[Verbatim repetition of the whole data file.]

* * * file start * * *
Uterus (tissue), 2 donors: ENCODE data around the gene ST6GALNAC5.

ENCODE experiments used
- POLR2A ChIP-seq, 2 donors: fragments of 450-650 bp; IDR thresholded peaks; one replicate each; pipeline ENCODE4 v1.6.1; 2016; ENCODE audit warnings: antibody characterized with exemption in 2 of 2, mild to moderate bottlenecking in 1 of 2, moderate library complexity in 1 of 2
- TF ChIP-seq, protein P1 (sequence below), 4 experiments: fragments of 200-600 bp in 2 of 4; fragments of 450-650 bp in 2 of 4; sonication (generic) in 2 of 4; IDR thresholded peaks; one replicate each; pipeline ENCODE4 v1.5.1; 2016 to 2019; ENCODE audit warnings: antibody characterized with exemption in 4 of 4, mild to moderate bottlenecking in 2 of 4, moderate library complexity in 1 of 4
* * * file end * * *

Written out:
Uterus (tissue), 2 donors: ENCODE data around the gene ST6GALNAC5.

ENCODE experiments used
- POLR2A ChIP-seq, 2 donors: fragments of 450-650 bp; IDR thresholded peaks; one replicate each; pipeline ENCODE4 v1.6.1; 2016; ENCODE audit warnings: antibody characterized with exemption in 2 of 2, mild to moderate bottlenecking in 1 of 2, moderate library complexity in 1 of 2
- TF ChIP-seq, protein P1 (sequence below), 4 experiments: fragments of 200-600 bp in 2 of 4; fragments of 450-650 bp in 2 of 4; sonication (generic) in 2 of 4; IDR thresholded peaks; one replicate each; pipeline ENCODE4 v1.5.1; 2016 to 2019; ENCODE audit warnings: antibody characterized with exemption in 4 of 4, mild to moderate bottlenecking in 2 of 4, moderate library complexity in 1 of 4